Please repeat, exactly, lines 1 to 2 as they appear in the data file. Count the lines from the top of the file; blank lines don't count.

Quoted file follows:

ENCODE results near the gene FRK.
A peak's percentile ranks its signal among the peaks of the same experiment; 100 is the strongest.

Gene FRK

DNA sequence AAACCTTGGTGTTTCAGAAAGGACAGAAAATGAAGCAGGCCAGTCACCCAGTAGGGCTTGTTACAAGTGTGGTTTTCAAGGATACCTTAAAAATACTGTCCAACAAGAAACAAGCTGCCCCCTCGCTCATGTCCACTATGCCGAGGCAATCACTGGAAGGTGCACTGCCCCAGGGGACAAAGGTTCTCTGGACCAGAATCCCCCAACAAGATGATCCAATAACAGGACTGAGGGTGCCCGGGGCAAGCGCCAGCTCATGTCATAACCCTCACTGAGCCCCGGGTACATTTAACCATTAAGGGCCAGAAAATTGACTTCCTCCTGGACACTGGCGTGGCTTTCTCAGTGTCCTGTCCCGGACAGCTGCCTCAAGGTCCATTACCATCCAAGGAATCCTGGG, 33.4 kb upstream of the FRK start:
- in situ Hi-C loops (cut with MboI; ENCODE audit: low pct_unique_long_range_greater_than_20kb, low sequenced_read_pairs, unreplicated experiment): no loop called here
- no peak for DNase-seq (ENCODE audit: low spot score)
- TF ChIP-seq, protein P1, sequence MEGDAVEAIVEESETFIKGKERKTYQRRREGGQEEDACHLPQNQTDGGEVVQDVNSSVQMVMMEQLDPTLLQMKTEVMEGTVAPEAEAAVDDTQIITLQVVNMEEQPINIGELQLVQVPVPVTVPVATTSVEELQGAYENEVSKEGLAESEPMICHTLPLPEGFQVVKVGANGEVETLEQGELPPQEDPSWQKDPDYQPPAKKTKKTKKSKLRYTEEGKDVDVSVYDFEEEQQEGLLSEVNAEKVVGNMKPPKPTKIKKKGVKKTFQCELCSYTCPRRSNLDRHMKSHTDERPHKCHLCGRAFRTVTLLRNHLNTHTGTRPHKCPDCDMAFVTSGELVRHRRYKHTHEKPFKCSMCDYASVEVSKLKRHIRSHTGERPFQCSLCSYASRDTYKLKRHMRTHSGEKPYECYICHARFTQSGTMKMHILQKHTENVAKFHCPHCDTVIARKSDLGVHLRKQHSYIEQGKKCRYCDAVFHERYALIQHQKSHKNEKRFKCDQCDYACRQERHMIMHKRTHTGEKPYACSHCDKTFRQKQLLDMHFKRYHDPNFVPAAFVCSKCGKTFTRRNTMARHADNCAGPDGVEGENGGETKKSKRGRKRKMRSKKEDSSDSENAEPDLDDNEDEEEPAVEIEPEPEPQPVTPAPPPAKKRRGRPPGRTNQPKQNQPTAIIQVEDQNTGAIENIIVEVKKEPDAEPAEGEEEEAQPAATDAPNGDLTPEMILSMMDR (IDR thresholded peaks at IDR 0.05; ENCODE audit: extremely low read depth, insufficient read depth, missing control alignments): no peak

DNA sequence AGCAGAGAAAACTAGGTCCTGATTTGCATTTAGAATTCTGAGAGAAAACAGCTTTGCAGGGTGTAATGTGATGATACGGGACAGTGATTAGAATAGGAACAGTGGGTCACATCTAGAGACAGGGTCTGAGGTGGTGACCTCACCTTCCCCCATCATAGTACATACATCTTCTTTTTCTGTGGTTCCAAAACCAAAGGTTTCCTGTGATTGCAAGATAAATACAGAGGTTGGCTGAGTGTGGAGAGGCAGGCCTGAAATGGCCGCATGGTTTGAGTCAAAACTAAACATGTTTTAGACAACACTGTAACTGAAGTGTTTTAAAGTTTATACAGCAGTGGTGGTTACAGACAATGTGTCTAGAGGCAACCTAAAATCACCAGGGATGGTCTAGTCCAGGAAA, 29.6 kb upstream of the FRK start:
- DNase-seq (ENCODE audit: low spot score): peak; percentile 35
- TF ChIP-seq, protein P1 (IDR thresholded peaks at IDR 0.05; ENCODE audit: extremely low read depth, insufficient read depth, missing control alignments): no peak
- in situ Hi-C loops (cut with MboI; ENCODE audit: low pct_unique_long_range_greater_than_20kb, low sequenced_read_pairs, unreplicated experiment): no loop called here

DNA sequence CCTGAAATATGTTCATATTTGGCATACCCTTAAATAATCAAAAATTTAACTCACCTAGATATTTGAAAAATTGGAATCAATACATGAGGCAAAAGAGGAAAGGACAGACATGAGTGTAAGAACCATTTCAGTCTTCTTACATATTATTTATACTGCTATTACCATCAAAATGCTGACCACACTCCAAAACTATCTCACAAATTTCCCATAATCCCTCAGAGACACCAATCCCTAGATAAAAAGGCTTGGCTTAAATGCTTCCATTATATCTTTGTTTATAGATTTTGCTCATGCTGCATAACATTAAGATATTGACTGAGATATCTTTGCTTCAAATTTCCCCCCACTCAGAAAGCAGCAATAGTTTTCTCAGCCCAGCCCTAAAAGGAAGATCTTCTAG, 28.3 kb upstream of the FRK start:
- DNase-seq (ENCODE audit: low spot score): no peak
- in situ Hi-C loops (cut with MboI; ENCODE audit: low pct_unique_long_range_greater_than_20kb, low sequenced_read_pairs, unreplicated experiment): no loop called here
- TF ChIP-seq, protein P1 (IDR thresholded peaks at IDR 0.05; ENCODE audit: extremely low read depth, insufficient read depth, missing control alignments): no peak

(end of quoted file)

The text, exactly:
ENCODE results near the gene FRK.
A peak's percentile ranks its signal among the peaks of the same experiment; 100 is the strongest.